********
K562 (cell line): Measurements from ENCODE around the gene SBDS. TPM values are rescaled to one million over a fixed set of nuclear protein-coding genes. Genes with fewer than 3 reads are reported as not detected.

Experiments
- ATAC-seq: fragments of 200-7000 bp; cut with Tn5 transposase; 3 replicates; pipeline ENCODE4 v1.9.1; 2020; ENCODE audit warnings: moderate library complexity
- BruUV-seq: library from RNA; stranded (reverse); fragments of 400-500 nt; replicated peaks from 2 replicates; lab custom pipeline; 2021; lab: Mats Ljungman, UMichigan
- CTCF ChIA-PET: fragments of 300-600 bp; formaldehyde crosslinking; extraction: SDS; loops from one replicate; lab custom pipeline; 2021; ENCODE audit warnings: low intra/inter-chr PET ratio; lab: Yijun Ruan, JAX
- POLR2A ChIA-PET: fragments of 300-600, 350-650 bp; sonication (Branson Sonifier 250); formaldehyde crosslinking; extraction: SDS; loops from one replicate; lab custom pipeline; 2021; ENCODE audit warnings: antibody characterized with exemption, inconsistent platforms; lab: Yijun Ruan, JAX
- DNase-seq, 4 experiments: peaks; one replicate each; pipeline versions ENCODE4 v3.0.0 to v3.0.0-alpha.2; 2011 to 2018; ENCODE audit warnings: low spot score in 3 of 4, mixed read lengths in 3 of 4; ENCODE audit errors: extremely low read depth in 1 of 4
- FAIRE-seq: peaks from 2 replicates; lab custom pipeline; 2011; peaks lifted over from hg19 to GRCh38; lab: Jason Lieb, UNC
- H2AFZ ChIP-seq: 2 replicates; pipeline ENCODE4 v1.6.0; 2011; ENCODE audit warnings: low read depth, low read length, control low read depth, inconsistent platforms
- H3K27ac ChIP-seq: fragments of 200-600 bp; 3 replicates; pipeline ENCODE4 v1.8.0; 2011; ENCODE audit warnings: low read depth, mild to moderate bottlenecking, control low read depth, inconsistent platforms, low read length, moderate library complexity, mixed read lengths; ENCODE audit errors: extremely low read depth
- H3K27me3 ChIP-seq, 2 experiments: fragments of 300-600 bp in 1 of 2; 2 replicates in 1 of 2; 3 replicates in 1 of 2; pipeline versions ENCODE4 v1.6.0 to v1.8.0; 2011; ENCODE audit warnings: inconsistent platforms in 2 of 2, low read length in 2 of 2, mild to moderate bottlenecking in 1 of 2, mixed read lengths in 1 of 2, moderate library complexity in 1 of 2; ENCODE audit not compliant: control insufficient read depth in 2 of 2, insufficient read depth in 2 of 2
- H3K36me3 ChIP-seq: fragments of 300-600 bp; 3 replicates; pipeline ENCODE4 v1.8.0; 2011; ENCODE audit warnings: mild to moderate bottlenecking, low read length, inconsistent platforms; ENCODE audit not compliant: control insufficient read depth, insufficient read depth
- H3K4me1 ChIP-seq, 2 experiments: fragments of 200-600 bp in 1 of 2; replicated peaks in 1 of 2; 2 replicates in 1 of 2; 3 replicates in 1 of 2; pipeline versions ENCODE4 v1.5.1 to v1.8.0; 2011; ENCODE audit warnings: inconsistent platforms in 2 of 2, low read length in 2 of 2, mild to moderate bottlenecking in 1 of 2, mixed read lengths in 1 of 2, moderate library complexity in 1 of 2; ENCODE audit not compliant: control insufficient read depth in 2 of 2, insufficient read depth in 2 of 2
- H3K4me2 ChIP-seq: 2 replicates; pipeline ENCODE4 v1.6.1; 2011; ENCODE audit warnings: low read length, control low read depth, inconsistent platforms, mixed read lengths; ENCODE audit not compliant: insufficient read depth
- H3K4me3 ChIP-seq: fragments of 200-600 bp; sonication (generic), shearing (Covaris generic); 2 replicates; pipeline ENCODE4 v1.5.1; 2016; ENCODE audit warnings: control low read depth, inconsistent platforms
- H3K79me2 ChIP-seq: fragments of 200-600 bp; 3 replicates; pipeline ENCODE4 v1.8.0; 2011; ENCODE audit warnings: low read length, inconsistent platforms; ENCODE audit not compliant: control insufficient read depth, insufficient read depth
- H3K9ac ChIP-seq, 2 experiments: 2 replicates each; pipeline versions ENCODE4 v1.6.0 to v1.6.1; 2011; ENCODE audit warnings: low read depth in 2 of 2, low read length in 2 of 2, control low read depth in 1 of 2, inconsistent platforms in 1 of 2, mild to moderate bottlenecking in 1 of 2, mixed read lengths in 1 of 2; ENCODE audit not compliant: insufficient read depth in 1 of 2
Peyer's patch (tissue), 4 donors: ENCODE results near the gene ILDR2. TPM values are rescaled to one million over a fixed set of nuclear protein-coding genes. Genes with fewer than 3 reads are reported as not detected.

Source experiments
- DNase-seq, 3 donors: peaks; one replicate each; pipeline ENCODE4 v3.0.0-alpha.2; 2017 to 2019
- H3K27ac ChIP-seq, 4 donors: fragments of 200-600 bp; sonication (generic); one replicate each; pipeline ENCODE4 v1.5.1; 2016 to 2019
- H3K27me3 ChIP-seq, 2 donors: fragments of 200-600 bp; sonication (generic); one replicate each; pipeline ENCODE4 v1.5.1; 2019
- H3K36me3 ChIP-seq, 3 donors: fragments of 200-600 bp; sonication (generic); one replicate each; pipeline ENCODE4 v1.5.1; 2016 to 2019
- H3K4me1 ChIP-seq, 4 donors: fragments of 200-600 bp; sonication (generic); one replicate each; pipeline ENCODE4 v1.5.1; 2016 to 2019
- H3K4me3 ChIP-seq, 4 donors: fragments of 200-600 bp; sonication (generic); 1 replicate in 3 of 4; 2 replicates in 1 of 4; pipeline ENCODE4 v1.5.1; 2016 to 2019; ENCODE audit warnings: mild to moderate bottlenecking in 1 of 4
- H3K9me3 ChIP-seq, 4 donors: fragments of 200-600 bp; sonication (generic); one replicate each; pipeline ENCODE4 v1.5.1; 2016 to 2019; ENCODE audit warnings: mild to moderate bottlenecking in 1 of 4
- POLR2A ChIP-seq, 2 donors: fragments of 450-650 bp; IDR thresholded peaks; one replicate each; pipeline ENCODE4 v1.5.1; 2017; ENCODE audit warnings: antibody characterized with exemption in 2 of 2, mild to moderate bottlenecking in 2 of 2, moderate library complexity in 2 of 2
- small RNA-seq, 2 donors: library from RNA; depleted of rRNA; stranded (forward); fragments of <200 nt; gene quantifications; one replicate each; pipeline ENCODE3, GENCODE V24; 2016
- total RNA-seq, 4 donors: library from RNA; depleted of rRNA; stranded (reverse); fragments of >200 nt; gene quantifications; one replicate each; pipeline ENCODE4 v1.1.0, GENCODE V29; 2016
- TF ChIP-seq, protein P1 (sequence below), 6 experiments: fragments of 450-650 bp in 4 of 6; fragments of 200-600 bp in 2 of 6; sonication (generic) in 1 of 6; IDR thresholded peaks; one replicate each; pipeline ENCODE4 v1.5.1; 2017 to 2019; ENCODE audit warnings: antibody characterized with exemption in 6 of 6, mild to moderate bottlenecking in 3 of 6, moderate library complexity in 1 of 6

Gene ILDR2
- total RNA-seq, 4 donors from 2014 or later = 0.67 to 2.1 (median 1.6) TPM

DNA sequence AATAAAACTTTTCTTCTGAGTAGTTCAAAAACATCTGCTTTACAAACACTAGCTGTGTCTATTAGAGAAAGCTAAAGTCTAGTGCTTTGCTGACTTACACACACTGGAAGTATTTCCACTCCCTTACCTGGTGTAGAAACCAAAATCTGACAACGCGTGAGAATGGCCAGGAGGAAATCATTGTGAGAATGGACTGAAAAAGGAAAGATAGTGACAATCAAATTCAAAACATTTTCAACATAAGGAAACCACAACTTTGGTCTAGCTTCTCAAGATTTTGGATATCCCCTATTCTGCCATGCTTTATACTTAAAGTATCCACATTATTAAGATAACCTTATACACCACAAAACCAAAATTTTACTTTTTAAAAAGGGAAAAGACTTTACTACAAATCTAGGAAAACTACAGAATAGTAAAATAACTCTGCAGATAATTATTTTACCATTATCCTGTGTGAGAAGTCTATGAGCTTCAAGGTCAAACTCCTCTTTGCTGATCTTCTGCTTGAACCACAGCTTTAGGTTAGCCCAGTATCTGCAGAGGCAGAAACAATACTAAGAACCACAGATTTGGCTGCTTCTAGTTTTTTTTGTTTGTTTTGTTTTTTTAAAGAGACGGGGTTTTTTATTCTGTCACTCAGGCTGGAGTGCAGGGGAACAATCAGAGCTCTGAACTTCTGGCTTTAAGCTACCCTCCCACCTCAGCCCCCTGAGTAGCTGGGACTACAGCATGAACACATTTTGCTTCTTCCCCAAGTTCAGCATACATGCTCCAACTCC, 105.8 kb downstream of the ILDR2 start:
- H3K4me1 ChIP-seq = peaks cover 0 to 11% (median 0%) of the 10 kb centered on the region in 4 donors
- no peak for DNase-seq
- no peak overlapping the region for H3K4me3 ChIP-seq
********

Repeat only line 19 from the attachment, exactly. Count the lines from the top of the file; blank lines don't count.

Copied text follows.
Source experiments